It's happened before: A building we've grown to love or think of as part of our local history turns up one day surrounded by chain link. Local preservationists go mad, passing petitions and staging protests and complaining that we're murdering what's left of Phoenix's past. This time, Roosevelt Row business owners and concerned citizens are worried about buildings located at 222, 314, and 420 East Roosevelt Street. Developers have bought or attempted to buy the land on which they reside and have expressed interest in tearing down the buildings to make room for modern multi-family housing structures.
222 East Roosevelt, home to GreenHaus, a gallery and boutique that relocated this month to Portland, Oregon is the best-known -- and arguably most significant -- of the buildings. The former home of gay drag bar the 307 Lounge, the long, low building contains a pair of murals painted in 1950 by renowned Arizona artist Ted DeGrazia. 314 East Roosevelt is a vacant house on the north side of the street, while the 420 building is home to the law practice of Adrian Fontes SP, a preservationist and former co-owner of the now-defunct Bodega 420 market.
A Change.org petition posted in mid-December gathered more than a thousand signatures from locals hoping to save the 222 building or at least its murals, but to no avail.
Colorado-based Baron Properties holds demolition permits, issued in mid-January, for both the 222 building and an adjacent office complex, with plans to build a 111-unit residential complex and underground garage on the site. Baron delayed demolition while discussions about the fate of the murals continued (Tucson's DeGrazia Foundation was assessing whether the artist's murals could be saved; no attempt has been made to save an exterior mural, Three Birds, by painter Lauren Lee). Meanwhile, preservationist and San Carlos Hotel owner Robert Melikian offered to absorb the cost of preparing the building for later tenancy if a third party would pay to relocate it. But Baron abruptly announced, last week, its plans to demolish the building and move forward with construction, rather than wait the three months needed to relocate the building.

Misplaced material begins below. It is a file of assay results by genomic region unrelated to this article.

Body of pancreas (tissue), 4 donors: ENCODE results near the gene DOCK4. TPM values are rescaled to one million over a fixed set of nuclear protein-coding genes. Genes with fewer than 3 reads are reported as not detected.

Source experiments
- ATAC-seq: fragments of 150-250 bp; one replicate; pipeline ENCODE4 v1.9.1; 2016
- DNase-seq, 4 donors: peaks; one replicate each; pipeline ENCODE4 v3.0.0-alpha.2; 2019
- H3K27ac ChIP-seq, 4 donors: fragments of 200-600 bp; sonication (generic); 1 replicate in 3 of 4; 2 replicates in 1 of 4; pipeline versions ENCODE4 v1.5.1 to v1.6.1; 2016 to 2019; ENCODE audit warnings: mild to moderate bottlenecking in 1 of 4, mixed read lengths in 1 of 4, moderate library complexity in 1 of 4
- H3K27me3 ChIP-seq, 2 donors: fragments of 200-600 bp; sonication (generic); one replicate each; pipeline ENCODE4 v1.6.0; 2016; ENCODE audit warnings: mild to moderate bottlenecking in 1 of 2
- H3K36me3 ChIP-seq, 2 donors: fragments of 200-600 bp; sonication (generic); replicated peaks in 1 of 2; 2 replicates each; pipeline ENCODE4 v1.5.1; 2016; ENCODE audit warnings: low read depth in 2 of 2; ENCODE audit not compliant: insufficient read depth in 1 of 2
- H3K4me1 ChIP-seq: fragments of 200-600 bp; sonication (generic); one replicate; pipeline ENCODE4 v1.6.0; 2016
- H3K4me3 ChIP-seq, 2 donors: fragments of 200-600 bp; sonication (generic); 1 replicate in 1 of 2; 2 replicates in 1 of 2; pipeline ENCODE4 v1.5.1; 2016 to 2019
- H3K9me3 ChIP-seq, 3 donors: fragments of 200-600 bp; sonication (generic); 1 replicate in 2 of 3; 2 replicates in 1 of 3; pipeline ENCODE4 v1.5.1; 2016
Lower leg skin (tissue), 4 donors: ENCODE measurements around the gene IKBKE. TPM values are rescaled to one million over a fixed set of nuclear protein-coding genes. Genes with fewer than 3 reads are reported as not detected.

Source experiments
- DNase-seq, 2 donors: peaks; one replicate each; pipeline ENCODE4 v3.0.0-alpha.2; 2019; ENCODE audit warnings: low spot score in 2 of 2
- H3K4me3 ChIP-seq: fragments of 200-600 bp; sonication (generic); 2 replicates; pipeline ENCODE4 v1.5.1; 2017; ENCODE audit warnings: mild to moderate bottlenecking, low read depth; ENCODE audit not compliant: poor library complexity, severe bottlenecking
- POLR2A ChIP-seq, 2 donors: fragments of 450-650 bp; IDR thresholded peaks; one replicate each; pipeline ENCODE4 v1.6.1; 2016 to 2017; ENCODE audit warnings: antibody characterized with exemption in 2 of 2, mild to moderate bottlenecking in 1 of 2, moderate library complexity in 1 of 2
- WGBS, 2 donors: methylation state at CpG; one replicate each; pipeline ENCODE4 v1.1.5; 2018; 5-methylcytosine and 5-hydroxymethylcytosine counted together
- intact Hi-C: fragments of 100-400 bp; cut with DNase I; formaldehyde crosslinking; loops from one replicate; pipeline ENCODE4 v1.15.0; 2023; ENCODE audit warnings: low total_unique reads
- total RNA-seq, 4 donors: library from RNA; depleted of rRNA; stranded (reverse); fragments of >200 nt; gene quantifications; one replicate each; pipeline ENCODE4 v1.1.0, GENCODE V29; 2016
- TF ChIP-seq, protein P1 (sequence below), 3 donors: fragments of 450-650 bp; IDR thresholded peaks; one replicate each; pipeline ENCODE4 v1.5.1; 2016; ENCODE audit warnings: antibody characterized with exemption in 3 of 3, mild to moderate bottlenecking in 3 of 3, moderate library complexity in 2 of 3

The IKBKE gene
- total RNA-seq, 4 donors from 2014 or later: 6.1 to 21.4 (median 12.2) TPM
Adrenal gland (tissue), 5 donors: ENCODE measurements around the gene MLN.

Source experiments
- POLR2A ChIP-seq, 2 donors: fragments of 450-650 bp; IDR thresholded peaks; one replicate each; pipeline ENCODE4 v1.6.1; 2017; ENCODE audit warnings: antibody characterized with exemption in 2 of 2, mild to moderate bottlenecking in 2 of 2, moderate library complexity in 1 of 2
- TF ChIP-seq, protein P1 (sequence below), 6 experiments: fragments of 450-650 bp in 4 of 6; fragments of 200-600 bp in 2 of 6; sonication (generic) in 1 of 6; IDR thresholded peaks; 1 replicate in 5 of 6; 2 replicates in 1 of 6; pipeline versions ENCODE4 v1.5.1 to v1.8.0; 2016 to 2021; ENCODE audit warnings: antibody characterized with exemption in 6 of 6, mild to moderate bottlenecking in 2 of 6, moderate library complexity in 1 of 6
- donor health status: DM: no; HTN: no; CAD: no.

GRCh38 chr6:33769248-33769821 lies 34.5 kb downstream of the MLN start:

"I'm sorry that Baron won't wait 90 days for McCullough to move the building," Melikian says. "The lot is available and waiting, and could easily be prepared with a foundation and utilities. The 307 building could go right back into public service. In the scheme of things, 90 days is not a big deal for the owner."
Melikian concedes that Phoenix's reputation as a tear-down town is often well deserved. We've knocked down the Madison and St. James hotels and leveled the circular Washburn Piano store on Camelback, among many others. But considering our age, Phoenix has done a pretty good job of preserving buildings, too. In 2006, voters approved $13 million in grant money for property owners who would restore, rather than raze, historic buildings, and most of that money has been spent on these preservations. The city has designated 210 separate properties as historically significant, and named 35 residential districts as historic. We've moved our fair share of notable buildings, including the 1925 Lamar four-plex, relocated to Latham Street and restored as a duplex. The city has saved the Goldspot Market, a once-prominent Roosevelt grocery left long vacant and now home to popular restaurant Pita Jungle and a bustling Lola Coffee cafe.
"That building was threatened with demolition on three separate occasions," Dodds says of the Goldspot. "With preservations funds from the city, it was rehabbed." A similar fate seems likely for the recently saved WPA building, a gorgeous and dilapidated structure built in 1938 on the fairgrounds at McDowell Road and 19th Avenue.